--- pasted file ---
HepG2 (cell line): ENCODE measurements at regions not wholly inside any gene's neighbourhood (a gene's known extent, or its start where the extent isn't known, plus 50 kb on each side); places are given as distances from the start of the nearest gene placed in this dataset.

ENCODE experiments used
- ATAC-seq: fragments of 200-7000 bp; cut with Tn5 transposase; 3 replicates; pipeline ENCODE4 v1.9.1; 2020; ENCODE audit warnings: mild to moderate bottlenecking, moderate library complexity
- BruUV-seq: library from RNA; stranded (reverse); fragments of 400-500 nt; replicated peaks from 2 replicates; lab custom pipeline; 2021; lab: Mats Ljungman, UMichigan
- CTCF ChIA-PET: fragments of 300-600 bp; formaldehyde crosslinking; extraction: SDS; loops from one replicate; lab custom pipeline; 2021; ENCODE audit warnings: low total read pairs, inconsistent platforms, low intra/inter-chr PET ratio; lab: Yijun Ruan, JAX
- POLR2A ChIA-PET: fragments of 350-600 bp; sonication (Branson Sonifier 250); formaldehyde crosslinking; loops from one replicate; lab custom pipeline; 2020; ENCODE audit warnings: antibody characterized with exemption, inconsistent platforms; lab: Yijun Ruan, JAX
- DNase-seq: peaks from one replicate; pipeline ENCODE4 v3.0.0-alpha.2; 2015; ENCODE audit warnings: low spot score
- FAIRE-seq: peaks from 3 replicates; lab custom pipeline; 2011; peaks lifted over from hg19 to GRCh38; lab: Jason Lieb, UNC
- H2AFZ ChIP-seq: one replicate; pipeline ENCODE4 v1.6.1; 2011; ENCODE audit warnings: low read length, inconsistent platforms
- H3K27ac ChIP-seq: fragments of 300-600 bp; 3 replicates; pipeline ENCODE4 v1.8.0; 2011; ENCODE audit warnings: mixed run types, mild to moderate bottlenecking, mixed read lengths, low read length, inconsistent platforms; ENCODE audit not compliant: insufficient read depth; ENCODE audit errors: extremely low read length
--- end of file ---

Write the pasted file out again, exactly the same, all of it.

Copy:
HepG2 (cell line): ENCODE measurements at regions not wholly inside any gene's neighbourhood (a gene's known extent, or its start where the extent isn't known, plus 50 kb on each side); places are given as distances from the start of the nearest gene placed in this dataset.

ENCODE experiments used
- ATAC-seq: fragments of 200-7000 bp; cut with Tn5 transposase; 3 replicates; pipeline ENCODE4 v1.9.1; 2020; ENCODE audit warnings: mild to moderate bottlenecking, moderate library complexity
- BruUV-seq: library from RNA; stranded (reverse); fragments of 400-500 nt; replicated peaks from 2 replicates; lab custom pipeline; 2021; lab: Mats Ljungman, UMichigan
- CTCF ChIA-PET: fragments of 300-600 bp; formaldehyde crosslinking; extraction: SDS; loops from one replicate; lab custom pipeline; 2021; ENCODE audit warnings: low total read pairs, inconsistent platforms, low intra/inter-chr PET ratio; lab: Yijun Ruan, JAX
- POLR2A ChIA-PET: fragments of 350-600 bp; sonication (Branson Sonifier 250); formaldehyde crosslinking; loops from one replicate; lab custom pipeline; 2020; ENCODE audit warnings: antibody characterized with exemption, inconsistent platforms; lab: Yijun Ruan, JAX
- DNase-seq: peaks from one replicate; pipeline ENCODE4 v3.0.0-alpha.2; 2015; ENCODE audit warnings: low spot score
- FAIRE-seq: peaks from 3 replicates; lab custom pipeline; 2011; peaks lifted over from hg19 to GRCh38; lab: Jason Lieb, UNC
- H2AFZ ChIP-seq: one replicate; pipeline ENCODE4 v1.6.1; 2011; ENCODE audit warnings: low read length, inconsistent platforms
- H3K27ac ChIP-seq: fragments of 300-600 bp; 3 replicates; pipeline ENCODE4 v1.8.0; 2011; ENCODE audit warnings: mixed run types, mild to moderate bottlenecking, mixed read lengths, low read length, inconsistent platforms; ENCODE audit not compliant: insufficient read depth; ENCODE audit errors: extremely low read length